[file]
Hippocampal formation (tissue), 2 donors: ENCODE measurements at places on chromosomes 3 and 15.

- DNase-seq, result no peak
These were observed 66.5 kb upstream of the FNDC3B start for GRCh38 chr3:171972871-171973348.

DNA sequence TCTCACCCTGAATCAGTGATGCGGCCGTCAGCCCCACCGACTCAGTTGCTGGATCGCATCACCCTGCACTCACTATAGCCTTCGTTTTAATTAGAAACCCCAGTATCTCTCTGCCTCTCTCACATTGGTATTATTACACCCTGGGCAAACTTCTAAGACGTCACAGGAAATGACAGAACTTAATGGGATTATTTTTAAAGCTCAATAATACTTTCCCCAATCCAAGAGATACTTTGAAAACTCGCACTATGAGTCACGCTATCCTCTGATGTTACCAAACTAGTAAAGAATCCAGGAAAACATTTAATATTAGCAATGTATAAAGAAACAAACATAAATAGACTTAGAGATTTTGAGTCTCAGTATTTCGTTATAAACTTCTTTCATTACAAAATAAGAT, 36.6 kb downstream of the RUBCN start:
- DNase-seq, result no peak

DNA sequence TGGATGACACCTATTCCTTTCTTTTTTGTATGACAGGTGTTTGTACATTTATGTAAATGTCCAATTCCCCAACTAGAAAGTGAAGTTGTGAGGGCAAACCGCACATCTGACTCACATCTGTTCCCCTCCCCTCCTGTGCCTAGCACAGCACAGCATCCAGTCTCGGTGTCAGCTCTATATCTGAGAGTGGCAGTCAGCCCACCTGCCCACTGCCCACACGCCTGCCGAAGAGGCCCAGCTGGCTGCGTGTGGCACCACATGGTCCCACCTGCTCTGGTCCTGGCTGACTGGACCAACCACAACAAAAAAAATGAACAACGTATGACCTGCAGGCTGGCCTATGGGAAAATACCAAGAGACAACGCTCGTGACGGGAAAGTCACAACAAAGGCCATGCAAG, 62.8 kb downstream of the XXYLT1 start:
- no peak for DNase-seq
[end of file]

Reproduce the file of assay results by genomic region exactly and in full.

Hippocampal formation (tissue), 2 donors: ENCODE measurements at places on chromosomes 3 and 15.

- DNase-seq, result no peak
These were observed 66.5 kb upstream of the FNDC3B start for GRCh38 chr3:171972871-171973348.

DNA sequence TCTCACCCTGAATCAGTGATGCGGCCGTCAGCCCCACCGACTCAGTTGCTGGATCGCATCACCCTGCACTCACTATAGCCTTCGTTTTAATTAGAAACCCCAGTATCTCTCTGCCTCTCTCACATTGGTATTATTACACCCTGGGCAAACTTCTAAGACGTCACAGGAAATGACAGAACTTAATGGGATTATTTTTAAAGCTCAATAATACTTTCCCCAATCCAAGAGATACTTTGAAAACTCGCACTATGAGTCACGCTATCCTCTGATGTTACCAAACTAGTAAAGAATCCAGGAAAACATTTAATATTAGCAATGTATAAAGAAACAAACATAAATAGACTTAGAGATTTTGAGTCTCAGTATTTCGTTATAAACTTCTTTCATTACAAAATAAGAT, 36.6 kb downstream of the RUBCN start:
- DNase-seq, result no peak

DNA sequence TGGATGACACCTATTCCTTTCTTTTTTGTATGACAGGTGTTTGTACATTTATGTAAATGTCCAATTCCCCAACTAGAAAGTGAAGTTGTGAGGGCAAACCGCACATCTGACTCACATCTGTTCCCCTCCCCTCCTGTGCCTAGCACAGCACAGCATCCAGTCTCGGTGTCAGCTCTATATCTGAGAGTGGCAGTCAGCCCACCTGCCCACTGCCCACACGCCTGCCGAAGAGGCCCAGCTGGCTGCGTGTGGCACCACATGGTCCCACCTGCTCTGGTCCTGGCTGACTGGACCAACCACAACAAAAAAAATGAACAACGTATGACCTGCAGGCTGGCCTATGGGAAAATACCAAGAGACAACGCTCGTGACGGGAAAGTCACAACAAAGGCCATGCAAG, 62.8 kb downstream of the XXYLT1 start:
- no peak for DNase-seq